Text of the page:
October 27, 2023
By Amma Agyemang-Duah, Gillings School Communications Fellow
Studies have shown that people who are exposed to more early life disadvantages are more likely to report higher depressive symptoms in adulthood. Black adults are particularly at risk of high depressive symptoms because they have a greater likelihood of experiencing socio-economic disadvantages in childhood than any other racial or ethnic group in the United States.
Research shows that increases in education and social support in adulthood lead to a decreased risk of high depressive symptoms for people with early life disadvantages. However, this may not be the case for Black women, according to researchers at the UNC Gillings School of Public Health.
A recent study led by Gillings School epidemiologists found that, for Black women living in Detroit, Michigan, those who experienced high levels of disadvantage early in life (also known as “high early life disadvantage”) but had higher levels of educational or social support were at the highest risk of depression. Those disadvantages could go beyond finances and include things like food insecurity, neighborhood safety, parental education and even access to a quiet room for sleeping.
Of the Black women in the study, those with high early life disadvantage who had at least some college education or who had high social support had a 37% increased risk of depression.
The study also found that Black women with more disadvantages early in life had a 34% higher risk of depression regardless of education, financial or social support, which is consistent with results from previous studies.
“Ultimately, research on structural racism is needed to mitigate early life disadvantage and its impact on health in later life,” said Anissa I. Vines, MS, PhD, associate professor of epidemiology.
The study, published in the Journal of Racial and Ethnic Disparities, was led by Vines and Chantel Martin, PhD, assistant professor of epidemiology and co-authored by Lea Ghastine, former 2021 intrahealth-UNC Summer fellow. Additional co-authors include Ganesa Wegienka, PhD, a Gillings epidemiology alum from the Henry Ford Health System; Lauren A. Wise, ScD, professor of epidemiology at Boston University School of Public Health; and Donna D. Baird, PhD, senior epidemiology investigator at the National Institute for Environmental Health Sciences and adjunct epidemiology professor at the Gillings School.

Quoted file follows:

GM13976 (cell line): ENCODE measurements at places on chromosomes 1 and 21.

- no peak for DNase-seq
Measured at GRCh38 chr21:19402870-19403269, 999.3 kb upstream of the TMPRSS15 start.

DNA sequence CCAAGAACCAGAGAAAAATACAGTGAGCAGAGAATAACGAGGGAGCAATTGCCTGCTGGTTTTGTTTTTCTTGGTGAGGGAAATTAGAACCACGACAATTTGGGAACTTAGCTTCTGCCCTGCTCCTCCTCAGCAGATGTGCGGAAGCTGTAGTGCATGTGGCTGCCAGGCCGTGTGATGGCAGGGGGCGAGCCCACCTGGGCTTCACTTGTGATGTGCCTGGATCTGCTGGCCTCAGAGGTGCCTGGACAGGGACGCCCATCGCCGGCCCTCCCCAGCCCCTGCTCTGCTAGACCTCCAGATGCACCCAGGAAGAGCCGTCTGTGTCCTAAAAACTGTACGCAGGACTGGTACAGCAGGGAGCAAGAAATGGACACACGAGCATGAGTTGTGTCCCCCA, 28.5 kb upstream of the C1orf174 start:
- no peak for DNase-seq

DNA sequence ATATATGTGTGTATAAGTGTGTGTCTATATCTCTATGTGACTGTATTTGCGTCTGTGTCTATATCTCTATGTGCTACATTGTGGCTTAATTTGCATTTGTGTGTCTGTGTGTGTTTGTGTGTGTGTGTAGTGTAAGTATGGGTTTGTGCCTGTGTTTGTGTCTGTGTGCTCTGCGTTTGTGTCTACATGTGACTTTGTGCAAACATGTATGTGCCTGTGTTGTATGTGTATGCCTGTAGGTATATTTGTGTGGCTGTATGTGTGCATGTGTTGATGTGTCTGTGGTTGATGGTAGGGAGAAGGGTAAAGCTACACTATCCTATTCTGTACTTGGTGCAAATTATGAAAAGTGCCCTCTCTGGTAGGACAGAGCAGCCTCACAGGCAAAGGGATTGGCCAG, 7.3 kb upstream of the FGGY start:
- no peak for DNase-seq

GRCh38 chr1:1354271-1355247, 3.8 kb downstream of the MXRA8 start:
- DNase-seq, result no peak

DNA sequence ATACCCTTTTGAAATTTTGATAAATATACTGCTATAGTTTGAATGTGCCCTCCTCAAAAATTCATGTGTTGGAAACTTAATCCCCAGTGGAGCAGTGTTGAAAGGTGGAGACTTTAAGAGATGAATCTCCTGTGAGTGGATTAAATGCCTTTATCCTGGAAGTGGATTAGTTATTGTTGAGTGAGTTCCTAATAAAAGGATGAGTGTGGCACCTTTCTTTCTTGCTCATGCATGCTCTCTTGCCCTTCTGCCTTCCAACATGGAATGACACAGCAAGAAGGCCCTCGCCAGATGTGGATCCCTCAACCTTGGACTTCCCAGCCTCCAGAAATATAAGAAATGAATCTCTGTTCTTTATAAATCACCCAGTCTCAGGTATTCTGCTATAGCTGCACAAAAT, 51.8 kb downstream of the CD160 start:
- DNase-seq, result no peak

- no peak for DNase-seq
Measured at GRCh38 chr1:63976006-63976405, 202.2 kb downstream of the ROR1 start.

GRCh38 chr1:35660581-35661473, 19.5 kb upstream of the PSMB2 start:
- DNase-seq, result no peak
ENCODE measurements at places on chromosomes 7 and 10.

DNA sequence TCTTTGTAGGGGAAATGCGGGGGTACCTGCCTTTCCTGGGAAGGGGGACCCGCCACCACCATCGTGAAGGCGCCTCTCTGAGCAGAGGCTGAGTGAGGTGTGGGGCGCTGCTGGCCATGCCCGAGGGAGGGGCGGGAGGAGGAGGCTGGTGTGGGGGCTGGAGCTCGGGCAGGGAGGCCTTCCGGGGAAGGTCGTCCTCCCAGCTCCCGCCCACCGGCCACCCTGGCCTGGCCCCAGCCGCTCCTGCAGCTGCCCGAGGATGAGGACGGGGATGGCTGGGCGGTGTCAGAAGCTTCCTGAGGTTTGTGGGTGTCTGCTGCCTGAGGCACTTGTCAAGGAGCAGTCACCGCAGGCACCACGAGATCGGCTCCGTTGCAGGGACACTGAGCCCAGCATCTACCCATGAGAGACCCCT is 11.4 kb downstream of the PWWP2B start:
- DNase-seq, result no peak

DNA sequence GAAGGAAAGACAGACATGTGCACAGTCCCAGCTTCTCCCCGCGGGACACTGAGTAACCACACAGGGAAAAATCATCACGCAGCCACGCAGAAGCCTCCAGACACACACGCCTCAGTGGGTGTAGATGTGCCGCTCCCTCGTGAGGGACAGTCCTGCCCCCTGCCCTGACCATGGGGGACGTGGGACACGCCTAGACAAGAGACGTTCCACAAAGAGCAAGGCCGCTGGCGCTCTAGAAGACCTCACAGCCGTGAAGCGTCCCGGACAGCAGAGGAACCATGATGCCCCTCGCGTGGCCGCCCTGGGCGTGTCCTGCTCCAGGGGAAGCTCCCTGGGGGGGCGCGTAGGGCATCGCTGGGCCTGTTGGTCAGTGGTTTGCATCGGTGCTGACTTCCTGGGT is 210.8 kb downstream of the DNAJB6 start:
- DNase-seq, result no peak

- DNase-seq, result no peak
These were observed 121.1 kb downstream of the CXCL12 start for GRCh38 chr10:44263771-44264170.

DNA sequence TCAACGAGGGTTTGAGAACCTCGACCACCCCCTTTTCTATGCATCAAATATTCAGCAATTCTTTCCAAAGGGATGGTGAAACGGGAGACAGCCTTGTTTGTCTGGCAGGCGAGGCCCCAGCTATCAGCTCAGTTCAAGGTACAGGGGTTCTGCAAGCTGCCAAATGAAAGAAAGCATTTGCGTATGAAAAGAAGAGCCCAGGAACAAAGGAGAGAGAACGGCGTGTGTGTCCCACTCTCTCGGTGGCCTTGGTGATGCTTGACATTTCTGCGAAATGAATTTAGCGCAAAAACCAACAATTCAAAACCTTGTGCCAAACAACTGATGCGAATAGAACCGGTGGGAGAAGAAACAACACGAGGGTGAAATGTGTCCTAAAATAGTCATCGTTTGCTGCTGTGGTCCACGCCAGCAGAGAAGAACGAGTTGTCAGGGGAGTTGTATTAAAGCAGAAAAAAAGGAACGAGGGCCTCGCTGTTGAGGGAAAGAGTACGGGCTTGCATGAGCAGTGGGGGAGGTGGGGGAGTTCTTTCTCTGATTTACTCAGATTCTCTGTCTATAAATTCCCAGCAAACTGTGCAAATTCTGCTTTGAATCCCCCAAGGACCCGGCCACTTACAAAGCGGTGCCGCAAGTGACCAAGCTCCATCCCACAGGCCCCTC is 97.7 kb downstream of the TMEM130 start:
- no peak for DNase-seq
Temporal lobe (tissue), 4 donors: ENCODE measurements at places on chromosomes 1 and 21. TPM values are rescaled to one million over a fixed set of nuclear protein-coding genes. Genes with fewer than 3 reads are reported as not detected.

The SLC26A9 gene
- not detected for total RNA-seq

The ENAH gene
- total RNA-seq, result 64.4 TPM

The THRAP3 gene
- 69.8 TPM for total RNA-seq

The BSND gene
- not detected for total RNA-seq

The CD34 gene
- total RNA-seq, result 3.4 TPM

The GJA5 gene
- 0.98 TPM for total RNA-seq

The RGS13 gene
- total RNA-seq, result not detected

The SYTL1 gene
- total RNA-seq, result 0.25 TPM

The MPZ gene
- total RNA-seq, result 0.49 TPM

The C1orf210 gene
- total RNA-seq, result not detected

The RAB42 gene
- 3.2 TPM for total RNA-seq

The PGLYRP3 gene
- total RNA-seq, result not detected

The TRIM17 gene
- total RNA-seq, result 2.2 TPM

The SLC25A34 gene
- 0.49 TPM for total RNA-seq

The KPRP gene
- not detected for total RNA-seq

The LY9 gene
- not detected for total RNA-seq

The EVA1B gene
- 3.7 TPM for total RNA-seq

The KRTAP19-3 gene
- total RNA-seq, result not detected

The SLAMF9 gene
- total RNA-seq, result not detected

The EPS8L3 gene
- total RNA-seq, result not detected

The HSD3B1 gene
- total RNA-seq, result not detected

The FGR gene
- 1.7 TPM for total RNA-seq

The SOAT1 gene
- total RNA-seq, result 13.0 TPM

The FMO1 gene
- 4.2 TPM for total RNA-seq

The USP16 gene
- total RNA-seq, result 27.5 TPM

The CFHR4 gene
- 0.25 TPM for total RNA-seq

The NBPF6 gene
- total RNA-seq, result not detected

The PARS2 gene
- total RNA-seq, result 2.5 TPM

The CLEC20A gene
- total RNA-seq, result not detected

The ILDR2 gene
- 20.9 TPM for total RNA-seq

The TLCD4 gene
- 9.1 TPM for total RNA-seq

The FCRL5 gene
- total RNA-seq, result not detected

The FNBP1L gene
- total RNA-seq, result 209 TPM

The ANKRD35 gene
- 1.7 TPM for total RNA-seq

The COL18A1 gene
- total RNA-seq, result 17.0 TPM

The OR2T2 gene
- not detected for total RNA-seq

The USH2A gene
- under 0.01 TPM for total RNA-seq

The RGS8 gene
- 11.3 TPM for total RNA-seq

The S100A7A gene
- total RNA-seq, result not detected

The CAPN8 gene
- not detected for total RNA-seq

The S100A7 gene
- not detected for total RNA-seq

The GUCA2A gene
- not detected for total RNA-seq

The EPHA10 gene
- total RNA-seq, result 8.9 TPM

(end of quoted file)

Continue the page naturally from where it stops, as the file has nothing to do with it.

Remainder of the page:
The researchers used data from the Study of Environment Lifestyle and Fibroids (SELF), which was collected from 2010 to 2012 from Black women ages 23 to 34. Participants answered questions regarding their home life growing up: if they had a quiet room to sleep in, enough food to eat, lived in a safe neighborhood and various other questions regarding their socioeconomic status. The answers to these questions allowed researchers to categorize participants into those who experienced higher levels of early life disadvantage and those who experienced lower levels. In a follow-up visit, participants’ depressive symptoms were assessed using a modified version of the Center for Epidemiologic Studies-Depression Scale (CES-D).
Participants also answered questions about their current level of education, social support and income. Researchers predicted that these adult social factors would act as mitigating factors for the participants’ depressive symptoms, but results showed that they did not.
The results of the study draw attention to potential stressors for Black women who have gained more education.
The researchers say in the study that, “For Black adults, higher education is often met with exposure to racial microaggressions that are psychologically and physiologically taxing. Additionally, Black women experience compounding forms of oppression being a woman and person of color.”
The Strong Black Woman/Superwoman Schema also contributes to these stressors, according to the study, by making Black women feel like persevering through struggle alone is not only expected of them but an innate ability they must utilize. This makes it difficult for some Black women to seek help when necessary. While Black women may have high social support, buying into the strong Black women schema could potentially inhibit them from utilizing this social support. Negative stereotypes about Black women also prevent some from speaking out against injustices out of worry of how they will be perceived by colleagues and how this may affect their future.
“Interventions that offer coping skills to Black women, especially those with higher education, could reduce the risk of depressive symptoms,” said Vines. “The findings from this study inform ongoing research seeking to understand the role of stress in uterine fibroid incidence and growth.”
Contact the UNC Gillings School of Global Public Health communications team at email@example.com.